by Annie Coleman (Kerr) Sexton, published in Stanton Stats March 10, 1994
In childhood, we view our parents as stern hard monsters never allowing us to do what we wanted. Now looking back I appreciate their good qualities and their discipline. They were the product of their parents’ discipline. A parent’s training follows a child through life and only in rare cases does a child forget it. . . .
[Father] loved to hunt; often [he] took a boat to Whitewater Lake and spent the day there shooting ducks. He often shot badgers and skinned them. He made me take a cured skin to school to put under my feet on the cold floor. I was humiliated, [and] would have preferred having cold feet. . . .
When I was around seven years old a circus came to Deloraine. They put posters on our buildings . . . gave us tickets. Father borrowed a democrat (a two seated buggy) and took us all to the circus. Who can describe the marvelous thrill of their first circus. I never forgot it.
When we were old enough Father had us take music lessons. His great hope was that we could learn to play the “Irish Washerwoman.” We never did. A few teachers came to our house to give lessons. Finally we took from a teacher in Deloraine. I remember driving there in Winter. My hands were too cold to play my lesson properly. My teacher kept lamenting that we didn’t have a piano instead of an organ. I couldn’t see why.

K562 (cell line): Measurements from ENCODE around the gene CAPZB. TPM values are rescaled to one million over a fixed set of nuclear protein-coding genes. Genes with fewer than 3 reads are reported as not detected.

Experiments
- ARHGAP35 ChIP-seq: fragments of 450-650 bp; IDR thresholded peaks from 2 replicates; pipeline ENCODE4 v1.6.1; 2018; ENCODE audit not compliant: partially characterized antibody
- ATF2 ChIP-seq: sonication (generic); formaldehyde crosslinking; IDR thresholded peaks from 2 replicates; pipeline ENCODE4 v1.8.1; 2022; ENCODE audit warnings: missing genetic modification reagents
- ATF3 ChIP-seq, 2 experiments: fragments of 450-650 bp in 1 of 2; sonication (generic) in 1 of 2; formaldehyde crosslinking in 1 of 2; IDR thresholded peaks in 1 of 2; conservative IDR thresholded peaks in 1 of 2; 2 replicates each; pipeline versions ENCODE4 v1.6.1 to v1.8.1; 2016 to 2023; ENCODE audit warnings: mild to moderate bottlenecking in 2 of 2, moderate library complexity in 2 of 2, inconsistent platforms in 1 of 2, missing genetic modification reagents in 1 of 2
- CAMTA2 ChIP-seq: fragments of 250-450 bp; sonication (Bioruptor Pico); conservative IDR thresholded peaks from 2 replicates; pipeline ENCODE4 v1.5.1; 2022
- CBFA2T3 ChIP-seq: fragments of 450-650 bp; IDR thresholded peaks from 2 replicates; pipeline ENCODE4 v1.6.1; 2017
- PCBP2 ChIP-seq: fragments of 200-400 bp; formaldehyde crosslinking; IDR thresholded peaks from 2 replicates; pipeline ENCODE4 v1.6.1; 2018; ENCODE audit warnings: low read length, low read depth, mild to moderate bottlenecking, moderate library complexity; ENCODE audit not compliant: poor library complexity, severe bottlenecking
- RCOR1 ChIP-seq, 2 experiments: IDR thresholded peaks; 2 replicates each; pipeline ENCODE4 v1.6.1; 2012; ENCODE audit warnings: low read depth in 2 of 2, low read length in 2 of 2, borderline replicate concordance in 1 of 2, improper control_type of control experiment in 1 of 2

A Methodist minister from Deloraine drove a horse and buggy to our Bidford School on Sunday mornings for service. Frequent ‘Revival Services’ were held there for a week. Generally the speakers at these meetings stayed at our house. One couple, the husband a preacher and the wife a nice singer, endeared themselves to us. Another young man we thought queer because he preferred his sponge bath in our very hard well water instead of some of our precious rain water.